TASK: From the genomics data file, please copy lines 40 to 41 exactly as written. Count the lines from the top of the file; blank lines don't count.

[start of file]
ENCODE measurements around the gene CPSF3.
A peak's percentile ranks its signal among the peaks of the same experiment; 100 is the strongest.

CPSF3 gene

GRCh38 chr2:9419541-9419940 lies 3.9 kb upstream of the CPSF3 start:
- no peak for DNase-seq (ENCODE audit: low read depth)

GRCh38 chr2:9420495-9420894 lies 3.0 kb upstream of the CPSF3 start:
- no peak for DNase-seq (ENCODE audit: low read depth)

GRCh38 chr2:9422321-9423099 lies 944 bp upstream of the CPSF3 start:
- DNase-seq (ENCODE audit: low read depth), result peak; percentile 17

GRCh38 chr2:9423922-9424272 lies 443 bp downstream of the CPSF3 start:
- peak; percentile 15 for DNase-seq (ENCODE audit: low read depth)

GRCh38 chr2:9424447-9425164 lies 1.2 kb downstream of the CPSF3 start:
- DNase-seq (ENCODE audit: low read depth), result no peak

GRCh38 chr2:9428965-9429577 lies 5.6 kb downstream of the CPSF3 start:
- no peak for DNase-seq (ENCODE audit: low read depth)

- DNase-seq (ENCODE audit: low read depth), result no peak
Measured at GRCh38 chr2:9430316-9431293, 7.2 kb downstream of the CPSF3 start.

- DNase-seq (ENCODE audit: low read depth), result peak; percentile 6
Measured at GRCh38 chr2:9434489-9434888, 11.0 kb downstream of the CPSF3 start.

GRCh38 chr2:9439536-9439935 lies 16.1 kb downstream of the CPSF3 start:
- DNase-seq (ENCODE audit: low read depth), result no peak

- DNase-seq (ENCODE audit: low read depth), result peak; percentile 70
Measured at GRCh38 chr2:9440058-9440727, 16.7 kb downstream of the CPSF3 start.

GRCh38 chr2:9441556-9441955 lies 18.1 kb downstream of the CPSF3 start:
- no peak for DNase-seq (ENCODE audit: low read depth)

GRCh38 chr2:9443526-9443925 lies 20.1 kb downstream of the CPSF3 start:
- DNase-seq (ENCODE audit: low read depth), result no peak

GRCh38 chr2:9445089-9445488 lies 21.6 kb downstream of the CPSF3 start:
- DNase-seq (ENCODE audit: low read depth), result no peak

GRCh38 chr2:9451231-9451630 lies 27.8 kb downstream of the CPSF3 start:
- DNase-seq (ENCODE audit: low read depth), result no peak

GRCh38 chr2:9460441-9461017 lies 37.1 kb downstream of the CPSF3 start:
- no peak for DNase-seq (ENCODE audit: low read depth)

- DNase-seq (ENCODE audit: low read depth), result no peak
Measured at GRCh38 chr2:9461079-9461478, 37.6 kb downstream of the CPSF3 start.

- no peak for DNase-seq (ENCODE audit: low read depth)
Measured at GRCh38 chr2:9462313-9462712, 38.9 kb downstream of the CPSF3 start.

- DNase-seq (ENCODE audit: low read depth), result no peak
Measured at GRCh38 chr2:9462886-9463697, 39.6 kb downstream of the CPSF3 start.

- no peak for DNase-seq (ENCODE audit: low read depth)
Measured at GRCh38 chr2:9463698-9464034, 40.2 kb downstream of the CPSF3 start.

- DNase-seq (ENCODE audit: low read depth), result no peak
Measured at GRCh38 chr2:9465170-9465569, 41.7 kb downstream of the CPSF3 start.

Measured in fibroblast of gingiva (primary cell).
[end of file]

- no peak for DNase-seq (ENCODE audit: low read depth)
Measured at GRCh38 chr2:9463698-9464034, 40.2 kb downstream of the CPSF3 start.